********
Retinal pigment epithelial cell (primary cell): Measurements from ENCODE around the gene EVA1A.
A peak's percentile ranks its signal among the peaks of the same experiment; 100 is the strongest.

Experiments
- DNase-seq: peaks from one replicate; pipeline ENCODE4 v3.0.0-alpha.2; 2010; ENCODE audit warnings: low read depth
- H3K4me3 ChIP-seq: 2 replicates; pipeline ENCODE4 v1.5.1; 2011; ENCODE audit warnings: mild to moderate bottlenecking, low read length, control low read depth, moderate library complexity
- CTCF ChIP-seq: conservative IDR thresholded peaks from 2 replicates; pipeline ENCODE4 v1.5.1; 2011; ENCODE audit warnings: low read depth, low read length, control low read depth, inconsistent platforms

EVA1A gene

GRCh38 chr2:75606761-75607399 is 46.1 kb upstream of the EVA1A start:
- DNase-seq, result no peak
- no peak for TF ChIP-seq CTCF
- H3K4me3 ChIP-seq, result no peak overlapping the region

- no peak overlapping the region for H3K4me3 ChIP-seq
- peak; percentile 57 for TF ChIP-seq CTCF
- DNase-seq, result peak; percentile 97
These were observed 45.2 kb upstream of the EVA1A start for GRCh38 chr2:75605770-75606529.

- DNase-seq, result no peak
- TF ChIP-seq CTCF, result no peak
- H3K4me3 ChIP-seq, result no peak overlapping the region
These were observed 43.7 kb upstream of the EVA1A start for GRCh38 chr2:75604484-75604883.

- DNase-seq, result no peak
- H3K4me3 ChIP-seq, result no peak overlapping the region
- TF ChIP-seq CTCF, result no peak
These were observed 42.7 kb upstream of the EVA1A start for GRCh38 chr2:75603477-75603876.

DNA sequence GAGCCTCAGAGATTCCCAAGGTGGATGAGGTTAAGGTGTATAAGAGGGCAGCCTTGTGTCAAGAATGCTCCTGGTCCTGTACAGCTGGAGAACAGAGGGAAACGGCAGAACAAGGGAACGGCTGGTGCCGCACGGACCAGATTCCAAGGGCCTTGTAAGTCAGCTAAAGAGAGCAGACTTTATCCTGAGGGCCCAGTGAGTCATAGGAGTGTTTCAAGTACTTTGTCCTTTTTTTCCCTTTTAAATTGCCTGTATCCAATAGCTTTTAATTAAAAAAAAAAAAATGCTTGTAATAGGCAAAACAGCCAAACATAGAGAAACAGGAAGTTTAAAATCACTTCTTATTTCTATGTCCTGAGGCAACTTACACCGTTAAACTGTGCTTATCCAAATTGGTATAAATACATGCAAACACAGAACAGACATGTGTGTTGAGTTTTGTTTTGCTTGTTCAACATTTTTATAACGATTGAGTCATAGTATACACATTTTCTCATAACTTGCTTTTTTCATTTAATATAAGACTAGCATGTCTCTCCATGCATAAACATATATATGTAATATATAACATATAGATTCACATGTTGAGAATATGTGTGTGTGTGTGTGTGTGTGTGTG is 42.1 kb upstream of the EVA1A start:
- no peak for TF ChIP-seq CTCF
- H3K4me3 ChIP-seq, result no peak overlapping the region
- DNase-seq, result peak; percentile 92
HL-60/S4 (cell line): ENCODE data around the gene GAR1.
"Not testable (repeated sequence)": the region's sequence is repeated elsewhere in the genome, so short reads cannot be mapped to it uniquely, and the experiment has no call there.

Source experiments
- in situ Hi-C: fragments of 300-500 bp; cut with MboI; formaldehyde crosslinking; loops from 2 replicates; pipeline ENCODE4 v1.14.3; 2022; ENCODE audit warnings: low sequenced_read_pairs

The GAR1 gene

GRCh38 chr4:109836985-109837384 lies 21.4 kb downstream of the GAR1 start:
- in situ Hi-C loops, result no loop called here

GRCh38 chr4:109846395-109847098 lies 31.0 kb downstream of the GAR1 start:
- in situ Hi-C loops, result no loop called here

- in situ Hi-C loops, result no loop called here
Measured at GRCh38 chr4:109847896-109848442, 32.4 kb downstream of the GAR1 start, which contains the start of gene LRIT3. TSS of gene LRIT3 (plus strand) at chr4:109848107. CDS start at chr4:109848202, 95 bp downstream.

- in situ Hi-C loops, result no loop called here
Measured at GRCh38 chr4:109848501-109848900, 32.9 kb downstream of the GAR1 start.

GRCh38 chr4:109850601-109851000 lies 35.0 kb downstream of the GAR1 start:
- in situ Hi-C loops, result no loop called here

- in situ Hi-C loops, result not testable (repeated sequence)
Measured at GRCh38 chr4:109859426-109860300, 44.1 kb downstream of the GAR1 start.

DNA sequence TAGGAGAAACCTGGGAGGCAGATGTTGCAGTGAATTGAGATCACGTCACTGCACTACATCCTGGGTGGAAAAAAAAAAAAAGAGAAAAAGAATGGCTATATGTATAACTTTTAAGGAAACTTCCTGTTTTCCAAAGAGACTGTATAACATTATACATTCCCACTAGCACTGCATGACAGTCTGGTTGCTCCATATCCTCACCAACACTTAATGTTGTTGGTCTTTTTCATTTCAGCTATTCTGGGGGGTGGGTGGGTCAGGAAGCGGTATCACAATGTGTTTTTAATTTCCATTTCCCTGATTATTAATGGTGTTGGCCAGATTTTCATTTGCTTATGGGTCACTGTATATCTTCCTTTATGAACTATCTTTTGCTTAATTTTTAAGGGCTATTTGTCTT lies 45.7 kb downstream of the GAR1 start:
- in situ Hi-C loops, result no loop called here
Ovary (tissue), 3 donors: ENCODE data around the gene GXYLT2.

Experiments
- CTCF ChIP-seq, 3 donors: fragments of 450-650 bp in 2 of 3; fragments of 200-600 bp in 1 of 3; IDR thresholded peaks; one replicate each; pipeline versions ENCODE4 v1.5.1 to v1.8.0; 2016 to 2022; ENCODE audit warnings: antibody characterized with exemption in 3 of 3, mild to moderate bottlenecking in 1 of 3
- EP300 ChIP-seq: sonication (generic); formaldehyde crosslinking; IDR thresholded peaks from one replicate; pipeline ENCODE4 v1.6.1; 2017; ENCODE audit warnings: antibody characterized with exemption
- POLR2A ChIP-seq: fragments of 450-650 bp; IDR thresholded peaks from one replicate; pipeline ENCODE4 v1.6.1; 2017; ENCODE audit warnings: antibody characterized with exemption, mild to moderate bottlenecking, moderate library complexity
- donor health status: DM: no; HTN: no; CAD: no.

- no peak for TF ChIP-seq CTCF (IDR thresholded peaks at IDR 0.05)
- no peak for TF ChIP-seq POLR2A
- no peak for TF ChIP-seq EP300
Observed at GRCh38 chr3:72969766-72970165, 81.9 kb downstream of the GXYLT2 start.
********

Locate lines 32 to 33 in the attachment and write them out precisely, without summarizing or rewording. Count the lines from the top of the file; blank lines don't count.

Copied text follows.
The GAR1 gene

GRCh38 chr4:109836985-109837384 lies 21.4 kb downstream of the GAR1 start: